We believe that the district court's inherent authority to impose a monetary sanction applies equally to parties and their attorneys. We doubt, however, that the court may or should assess its "costs of operation" as sanctions especially without a full opportunity for the offending party or parties to be assessed to be heard or to challenge the basis and reasonableness of such sanction. "Because inherent powers are shielded from direct democratic controls, they must be exercised with restraint and discretion." Roadway Express, 447 U.S. at 764, 100 S.Ct. at 2463. It is clear that the district court does have inherent authority in the proper exercise of its jurisdiction to impose sanctions where it has found a party or an attorney to have acted in bad faith or where the court has acted within bounds of its contempt authority. Roadway Express, 447 U.S. at 466, 100 S.Ct. at 2464; Miranda v. Southern Pacific Transp. Co., 710 F.2d 516, 520, 521 (9th Cir.1983). The district court must also afford the parties concerned in potential sanctions at least minimal procedural protections, including notice and the opportunity to respond or to be heard. Miranda, 710 F.2d at 522.3 We do not, in so holding for due process purposes, indicate that there must be a formal "complaint" lodged with specifications in the event of a proposed sanction, or that a "full fledged" hearing is mandated, but notice and a reasonable opportunity to be heard is a minimum protection to be afforded. Eash, supra, and Miranda, supra. The Supreme Court has indicated in Roadway Express that the trial court must find "bad faith" or conduct "tantamount to bad faith, a finding that would have to precede any sanction under the court's inherent powers." 447 U.S. at 767, 100 S.Ct. at 2465. We conclude that the district court in this case made no definitive finding of "bad faith" or "conduct tantamount to bad faith" with respect to Scharer Co. Characterization of Mr. Scharer's inconsistent testimony as being a "mistake" simply does not meet the requirements for sanctions. Neither are we convinced that the district court gave adequate notice and opportunity to be heard under the circumstances.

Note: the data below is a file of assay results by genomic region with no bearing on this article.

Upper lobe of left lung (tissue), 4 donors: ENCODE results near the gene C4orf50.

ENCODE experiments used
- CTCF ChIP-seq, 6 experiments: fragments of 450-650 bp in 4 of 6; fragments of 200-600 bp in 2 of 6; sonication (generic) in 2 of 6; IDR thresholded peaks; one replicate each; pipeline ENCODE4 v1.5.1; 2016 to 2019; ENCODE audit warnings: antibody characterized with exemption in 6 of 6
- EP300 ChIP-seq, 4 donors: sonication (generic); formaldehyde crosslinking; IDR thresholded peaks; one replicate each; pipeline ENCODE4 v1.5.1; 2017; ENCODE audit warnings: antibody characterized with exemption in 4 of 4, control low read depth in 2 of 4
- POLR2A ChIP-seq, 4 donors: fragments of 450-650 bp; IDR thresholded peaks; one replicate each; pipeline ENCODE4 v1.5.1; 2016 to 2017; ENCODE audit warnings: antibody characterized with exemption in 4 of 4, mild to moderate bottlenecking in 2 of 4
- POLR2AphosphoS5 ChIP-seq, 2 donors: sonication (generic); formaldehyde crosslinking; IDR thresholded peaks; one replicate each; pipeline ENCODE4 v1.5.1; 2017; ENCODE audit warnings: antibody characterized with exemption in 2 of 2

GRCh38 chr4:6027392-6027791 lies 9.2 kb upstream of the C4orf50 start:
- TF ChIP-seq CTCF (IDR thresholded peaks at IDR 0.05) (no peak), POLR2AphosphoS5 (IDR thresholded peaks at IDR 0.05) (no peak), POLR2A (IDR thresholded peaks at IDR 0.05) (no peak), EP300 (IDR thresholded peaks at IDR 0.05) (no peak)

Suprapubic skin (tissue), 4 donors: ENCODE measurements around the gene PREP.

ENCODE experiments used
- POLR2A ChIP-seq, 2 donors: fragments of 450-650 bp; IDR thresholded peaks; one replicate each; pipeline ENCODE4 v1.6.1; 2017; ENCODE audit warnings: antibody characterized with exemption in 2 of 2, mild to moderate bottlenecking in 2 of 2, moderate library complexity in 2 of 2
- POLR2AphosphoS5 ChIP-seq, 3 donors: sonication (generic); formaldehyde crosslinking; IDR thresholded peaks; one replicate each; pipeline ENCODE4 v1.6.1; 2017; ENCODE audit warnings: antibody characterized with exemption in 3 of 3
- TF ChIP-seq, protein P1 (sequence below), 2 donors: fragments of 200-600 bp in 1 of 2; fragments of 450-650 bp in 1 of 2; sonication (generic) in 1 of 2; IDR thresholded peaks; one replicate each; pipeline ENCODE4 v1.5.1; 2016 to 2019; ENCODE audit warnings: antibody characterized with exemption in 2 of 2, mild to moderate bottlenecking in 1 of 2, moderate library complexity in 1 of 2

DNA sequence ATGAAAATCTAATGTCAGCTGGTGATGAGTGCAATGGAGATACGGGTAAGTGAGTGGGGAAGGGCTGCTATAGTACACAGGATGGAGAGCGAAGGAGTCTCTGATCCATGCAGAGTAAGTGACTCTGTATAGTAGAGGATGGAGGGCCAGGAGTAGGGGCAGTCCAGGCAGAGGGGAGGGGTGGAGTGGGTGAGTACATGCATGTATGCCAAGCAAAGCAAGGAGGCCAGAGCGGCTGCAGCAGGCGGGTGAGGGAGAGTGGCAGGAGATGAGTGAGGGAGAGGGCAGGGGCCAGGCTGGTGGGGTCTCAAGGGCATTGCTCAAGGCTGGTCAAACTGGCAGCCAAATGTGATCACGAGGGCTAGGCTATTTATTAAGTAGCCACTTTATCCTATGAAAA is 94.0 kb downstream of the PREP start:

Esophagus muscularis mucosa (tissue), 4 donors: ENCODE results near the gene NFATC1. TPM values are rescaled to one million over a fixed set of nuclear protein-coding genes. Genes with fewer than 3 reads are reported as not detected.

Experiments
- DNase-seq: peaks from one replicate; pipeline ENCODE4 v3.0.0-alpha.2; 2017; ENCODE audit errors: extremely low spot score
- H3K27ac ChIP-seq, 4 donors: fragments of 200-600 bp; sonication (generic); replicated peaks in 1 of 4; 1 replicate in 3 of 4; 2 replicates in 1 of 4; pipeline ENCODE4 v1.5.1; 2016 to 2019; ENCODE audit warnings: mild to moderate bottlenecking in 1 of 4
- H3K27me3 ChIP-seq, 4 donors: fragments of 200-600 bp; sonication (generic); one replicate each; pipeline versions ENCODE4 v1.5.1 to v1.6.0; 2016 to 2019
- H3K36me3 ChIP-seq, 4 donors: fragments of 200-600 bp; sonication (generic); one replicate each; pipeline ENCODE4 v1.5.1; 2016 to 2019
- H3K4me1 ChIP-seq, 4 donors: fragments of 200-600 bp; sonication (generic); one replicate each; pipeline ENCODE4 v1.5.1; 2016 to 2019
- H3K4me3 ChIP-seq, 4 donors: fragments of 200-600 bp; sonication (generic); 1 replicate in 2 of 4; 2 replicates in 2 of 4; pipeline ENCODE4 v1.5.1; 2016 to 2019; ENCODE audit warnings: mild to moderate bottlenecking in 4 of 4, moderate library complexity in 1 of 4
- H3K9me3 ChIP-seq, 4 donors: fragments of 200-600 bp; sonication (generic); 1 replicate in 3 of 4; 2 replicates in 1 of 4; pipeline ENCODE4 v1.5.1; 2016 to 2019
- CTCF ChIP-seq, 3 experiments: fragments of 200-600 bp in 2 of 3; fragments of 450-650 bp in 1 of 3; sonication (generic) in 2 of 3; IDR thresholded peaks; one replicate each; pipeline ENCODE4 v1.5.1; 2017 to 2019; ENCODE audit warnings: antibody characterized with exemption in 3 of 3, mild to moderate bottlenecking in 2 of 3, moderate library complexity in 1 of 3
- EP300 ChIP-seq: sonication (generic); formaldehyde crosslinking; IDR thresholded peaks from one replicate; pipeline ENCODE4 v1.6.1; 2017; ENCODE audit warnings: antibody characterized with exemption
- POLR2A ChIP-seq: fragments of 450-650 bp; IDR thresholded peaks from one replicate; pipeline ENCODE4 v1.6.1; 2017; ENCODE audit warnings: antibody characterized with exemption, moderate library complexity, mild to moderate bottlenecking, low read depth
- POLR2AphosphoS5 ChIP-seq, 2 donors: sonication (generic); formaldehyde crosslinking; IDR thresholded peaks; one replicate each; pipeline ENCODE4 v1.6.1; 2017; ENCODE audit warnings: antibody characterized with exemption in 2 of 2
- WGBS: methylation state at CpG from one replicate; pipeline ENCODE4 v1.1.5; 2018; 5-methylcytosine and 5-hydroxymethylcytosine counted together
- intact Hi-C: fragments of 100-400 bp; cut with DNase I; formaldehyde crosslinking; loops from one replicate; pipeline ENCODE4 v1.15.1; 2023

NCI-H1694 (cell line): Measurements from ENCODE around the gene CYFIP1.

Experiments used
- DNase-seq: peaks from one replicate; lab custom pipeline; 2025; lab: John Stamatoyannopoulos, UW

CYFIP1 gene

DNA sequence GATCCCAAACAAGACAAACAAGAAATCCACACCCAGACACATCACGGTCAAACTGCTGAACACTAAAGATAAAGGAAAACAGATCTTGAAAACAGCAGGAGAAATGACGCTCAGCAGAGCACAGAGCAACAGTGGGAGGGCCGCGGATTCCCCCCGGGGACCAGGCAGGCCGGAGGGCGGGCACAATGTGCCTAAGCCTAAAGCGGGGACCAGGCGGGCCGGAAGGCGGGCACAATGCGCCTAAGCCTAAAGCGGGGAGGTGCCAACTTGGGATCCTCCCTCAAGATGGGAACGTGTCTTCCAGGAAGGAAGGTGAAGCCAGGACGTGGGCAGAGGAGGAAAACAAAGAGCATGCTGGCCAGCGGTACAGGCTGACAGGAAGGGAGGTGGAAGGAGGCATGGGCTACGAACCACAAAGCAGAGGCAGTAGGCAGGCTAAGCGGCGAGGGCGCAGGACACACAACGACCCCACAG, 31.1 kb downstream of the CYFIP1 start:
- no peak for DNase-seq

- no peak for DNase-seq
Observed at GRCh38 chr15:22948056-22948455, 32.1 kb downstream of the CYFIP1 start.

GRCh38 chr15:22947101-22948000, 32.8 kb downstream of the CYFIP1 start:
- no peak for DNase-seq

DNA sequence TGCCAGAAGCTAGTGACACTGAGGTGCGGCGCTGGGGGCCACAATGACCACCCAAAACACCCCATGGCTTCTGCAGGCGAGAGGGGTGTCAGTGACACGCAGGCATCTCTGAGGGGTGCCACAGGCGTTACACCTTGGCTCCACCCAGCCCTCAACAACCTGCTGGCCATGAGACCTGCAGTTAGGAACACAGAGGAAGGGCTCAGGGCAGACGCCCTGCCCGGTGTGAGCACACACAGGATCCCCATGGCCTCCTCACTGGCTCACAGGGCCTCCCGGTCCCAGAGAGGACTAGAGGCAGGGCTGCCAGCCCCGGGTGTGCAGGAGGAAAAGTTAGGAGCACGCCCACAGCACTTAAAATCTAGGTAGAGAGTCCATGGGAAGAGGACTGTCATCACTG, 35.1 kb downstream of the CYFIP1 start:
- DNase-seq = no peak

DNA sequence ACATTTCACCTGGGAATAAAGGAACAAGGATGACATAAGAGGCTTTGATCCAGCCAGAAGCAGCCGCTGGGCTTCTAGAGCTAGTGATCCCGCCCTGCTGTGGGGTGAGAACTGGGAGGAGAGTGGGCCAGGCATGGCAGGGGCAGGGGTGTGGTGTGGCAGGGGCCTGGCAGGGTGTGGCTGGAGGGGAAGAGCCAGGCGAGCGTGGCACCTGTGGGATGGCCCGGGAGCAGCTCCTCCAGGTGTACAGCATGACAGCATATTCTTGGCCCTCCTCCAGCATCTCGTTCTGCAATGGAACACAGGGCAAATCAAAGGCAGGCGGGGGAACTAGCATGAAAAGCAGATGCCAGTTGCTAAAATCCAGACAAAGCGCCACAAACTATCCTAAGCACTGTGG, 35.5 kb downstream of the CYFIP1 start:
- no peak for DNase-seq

Our holding in respect to sanctions under a court's inherent power therefore sets aside the $19,200 penalty designated against Scharer Co. It does not preclude the granting of reasonable attorney's fees as a part of a sanction if it is deemed that Scharer Co. was indeed found guilty of bad faith or equivalent type of conduct. Nor does our decision to remand preclude an assessment of reasonable costs if the district court, upon remand, determines that Scharer Co.'s conduct was responsible for the equivalent of a necessarily declared mistrial.